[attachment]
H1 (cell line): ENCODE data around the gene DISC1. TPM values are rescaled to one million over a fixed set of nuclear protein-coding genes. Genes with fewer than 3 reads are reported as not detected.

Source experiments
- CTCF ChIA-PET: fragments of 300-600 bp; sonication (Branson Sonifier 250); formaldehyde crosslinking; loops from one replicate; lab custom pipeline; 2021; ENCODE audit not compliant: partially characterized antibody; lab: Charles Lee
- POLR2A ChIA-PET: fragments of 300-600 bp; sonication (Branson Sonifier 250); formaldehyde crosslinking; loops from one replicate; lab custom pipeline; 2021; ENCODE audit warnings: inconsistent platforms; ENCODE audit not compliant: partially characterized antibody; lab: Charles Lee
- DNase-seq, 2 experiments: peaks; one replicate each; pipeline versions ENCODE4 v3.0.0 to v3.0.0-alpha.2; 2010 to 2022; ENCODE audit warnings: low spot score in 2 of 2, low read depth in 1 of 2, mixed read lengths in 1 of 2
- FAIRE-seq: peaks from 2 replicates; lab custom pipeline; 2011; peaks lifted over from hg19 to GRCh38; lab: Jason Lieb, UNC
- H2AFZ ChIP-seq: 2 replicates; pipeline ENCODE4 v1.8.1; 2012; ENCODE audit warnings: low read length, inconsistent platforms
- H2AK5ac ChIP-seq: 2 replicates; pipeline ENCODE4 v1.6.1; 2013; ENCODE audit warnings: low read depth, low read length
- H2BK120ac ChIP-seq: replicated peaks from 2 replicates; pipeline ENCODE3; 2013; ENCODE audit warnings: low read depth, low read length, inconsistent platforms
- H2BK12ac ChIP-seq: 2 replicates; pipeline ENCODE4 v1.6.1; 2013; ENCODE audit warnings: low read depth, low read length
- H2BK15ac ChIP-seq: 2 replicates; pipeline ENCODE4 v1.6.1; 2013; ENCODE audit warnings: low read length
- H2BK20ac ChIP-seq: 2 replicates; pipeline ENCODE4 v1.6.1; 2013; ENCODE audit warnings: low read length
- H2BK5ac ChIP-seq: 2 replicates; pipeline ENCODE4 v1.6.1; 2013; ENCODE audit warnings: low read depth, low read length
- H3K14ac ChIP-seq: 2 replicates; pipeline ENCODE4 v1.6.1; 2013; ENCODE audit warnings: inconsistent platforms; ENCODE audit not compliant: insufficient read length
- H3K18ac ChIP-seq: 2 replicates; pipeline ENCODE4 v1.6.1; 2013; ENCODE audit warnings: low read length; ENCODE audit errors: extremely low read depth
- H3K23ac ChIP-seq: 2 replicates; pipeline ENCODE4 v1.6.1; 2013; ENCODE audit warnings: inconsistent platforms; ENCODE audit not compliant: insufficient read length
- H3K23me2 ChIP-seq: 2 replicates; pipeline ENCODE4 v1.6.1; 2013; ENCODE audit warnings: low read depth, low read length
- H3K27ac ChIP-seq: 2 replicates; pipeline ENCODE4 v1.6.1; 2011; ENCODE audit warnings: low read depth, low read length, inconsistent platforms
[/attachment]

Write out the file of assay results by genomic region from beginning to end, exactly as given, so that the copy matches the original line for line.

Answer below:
H1 (cell line): ENCODE data around the gene DISC1. TPM values are rescaled to one million over a fixed set of nuclear protein-coding genes. Genes with fewer than 3 reads are reported as not detected.

Source experiments
- CTCF ChIA-PET: fragments of 300-600 bp; sonication (Branson Sonifier 250); formaldehyde crosslinking; loops from one replicate; lab custom pipeline; 2021; ENCODE audit not compliant: partially characterized antibody; lab: Charles Lee
- POLR2A ChIA-PET: fragments of 300-600 bp; sonication (Branson Sonifier 250); formaldehyde crosslinking; loops from one replicate; lab custom pipeline; 2021; ENCODE audit warnings: inconsistent platforms; ENCODE audit not compliant: partially characterized antibody; lab: Charles Lee
- DNase-seq, 2 experiments: peaks; one replicate each; pipeline versions ENCODE4 v3.0.0 to v3.0.0-alpha.2; 2010 to 2022; ENCODE audit warnings: low spot score in 2 of 2, low read depth in 1 of 2, mixed read lengths in 1 of 2
- FAIRE-seq: peaks from 2 replicates; lab custom pipeline; 2011; peaks lifted over from hg19 to GRCh38; lab: Jason Lieb, UNC
- H2AFZ ChIP-seq: 2 replicates; pipeline ENCODE4 v1.8.1; 2012; ENCODE audit warnings: low read length, inconsistent platforms
- H2AK5ac ChIP-seq: 2 replicates; pipeline ENCODE4 v1.6.1; 2013; ENCODE audit warnings: low read depth, low read length
- H2BK120ac ChIP-seq: replicated peaks from 2 replicates; pipeline ENCODE3; 2013; ENCODE audit warnings: low read depth, low read length, inconsistent platforms
- H2BK12ac ChIP-seq: 2 replicates; pipeline ENCODE4 v1.6.1; 2013; ENCODE audit warnings: low read depth, low read length
- H2BK15ac ChIP-seq: 2 replicates; pipeline ENCODE4 v1.6.1; 2013; ENCODE audit warnings: low read length
- H2BK20ac ChIP-seq: 2 replicates; pipeline ENCODE4 v1.6.1; 2013; ENCODE audit warnings: low read length
- H2BK5ac ChIP-seq: 2 replicates; pipeline ENCODE4 v1.6.1; 2013; ENCODE audit warnings: low read depth, low read length
- H3K14ac ChIP-seq: 2 replicates; pipeline ENCODE4 v1.6.1; 2013; ENCODE audit warnings: inconsistent platforms; ENCODE audit not compliant: insufficient read length
- H3K18ac ChIP-seq: 2 replicates; pipeline ENCODE4 v1.6.1; 2013; ENCODE audit warnings: low read length; ENCODE audit errors: extremely low read depth
- H3K23ac ChIP-seq: 2 replicates; pipeline ENCODE4 v1.6.1; 2013; ENCODE audit warnings: inconsistent platforms; ENCODE audit not compliant: insufficient read length
- H3K23me2 ChIP-seq: 2 replicates; pipeline ENCODE4 v1.6.1; 2013; ENCODE audit warnings: low read depth, low read length
- H3K27ac ChIP-seq: 2 replicates; pipeline ENCODE4 v1.6.1; 2011; ENCODE audit warnings: low read depth, low read length, inconsistent platforms